Wisconsin has 129 emergency departments (ED) that treat community members statewide. When children are ill or injured, parents and caregivers typically seek care at the closest ED. While convenient, the closest ED may not be optimally equipped or resourced to care for children.
Professional organizations have developed national guidelines that define readiness to provide high-quality pediatric emergency care, and an ED’s ability to meet these guidelines can be objectively measured by the National Pediatric Readiness Assessment. Overall in Wisconsin, community EDs’ Pediatric Readiness score averaged 66.25 out of 100, with some EDs scoring as low as 30.
A new $520,000 workforce development grant from the Advancing a Healthier Wisconsin Endowment (AHW), a statewide philanthropy based at the Medical College of Wisconsin, will enhance access to quality, evidence-based pediatric emergency care in Wisconsin and address health inequities in rural and community EDs. Through this award, project partners aim to develop, test, and refine a Pediatric Readiness Implementation Guide founded on criteria established by the National Pediatric Readiness Assessment to support community EDs in providing quality, evidence-based pediatric, emergency care.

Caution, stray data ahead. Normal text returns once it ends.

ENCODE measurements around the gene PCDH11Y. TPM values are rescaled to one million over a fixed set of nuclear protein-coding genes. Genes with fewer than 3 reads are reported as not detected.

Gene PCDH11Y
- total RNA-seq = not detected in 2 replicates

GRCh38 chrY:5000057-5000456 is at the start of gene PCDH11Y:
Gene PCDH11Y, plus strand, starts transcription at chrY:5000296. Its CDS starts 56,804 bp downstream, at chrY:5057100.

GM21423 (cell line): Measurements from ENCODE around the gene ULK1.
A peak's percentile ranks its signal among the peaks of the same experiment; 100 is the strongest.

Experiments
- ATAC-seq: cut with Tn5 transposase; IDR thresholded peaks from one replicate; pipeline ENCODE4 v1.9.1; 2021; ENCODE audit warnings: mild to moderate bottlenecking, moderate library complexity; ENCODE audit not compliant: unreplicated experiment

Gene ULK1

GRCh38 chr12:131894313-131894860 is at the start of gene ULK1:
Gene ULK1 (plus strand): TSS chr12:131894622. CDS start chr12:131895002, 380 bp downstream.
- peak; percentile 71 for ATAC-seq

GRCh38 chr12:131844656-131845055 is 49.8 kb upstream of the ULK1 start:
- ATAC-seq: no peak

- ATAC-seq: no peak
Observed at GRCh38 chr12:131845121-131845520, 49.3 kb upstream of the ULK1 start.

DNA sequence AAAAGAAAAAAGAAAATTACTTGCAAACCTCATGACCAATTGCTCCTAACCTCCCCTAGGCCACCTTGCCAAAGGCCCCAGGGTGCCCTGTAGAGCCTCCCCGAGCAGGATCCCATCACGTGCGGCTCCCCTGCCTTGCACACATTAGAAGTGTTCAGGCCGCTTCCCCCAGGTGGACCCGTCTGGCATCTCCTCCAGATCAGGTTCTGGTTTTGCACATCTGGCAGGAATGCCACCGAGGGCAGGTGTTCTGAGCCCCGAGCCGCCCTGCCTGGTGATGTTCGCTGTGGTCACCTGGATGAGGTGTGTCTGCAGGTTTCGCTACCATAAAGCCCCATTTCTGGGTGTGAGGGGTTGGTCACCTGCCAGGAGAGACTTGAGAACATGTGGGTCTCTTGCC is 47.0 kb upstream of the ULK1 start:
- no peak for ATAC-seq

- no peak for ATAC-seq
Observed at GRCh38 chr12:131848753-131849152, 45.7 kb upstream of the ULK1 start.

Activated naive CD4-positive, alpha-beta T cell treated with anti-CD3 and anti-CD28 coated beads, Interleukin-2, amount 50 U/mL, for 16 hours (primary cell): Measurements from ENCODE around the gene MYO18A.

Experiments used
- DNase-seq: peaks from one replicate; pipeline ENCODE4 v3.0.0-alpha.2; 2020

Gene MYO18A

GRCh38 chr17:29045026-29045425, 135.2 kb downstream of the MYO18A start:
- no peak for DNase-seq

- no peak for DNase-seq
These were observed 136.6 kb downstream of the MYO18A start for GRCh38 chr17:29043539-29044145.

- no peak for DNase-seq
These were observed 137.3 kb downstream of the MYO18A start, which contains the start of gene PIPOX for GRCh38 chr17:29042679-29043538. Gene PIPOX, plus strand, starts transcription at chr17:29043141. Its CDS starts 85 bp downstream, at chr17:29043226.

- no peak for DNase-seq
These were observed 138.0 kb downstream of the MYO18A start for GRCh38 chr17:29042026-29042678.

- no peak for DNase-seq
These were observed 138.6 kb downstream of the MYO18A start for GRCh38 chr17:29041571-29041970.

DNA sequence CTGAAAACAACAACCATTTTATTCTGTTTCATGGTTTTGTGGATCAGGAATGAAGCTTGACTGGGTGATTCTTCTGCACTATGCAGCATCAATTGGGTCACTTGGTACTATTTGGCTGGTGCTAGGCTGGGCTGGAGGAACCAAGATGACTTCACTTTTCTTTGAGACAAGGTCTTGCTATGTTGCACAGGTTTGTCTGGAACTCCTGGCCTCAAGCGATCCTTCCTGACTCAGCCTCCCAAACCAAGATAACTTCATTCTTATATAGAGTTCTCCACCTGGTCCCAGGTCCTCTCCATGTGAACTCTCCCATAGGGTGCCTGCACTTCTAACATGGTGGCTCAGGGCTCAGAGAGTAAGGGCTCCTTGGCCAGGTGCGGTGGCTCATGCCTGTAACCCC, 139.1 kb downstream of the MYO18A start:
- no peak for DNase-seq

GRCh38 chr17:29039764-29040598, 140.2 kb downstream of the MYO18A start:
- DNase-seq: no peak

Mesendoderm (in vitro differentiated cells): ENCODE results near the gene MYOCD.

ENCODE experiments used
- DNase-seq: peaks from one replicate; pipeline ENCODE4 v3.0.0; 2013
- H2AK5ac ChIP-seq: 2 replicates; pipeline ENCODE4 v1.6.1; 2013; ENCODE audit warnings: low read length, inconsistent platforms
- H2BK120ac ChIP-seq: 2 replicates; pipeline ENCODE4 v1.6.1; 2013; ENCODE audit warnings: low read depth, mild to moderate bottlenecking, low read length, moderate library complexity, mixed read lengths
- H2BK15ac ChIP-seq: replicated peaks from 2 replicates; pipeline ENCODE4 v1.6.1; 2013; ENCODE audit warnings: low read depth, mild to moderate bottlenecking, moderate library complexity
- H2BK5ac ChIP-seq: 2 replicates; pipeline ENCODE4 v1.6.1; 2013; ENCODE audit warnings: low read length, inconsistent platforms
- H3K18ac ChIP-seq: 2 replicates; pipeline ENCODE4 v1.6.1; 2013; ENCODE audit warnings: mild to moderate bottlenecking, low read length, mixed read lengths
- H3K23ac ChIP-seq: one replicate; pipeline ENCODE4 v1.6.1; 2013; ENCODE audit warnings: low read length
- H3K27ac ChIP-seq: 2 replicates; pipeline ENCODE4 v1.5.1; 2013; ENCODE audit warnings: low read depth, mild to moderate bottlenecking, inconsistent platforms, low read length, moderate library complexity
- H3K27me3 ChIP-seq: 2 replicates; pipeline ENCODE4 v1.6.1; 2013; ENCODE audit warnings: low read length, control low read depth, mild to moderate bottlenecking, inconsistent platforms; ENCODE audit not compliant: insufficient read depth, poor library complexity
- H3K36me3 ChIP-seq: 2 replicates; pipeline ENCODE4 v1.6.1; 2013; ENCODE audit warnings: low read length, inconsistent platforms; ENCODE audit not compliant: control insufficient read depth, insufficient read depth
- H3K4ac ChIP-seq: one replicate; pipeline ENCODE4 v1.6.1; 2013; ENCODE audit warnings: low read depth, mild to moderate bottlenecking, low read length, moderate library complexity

Dr. Michael Kim, associate professor of emergency medicine and pediatrics, will lead the project at the University of Wisconsin-Madison and will work with Wisconsin EMS for Children, the Children’s Health Alliance of Wisconsin, and many other groups to achieve their goal.
This project is one of 17 projects recently funded by AHW aimed at improving health and advancing health equity across Wisconsin.
Children’s Health Alliance of Wisconsin
Wisconsin Emergency Medical Services for Children
University of Wisconsin School of Medicine and Public Health
American Academy of Pediatrics-Wisconsin Chapter
Wisconsin Department of Health Services Office of Preparedness and Emergency Health Care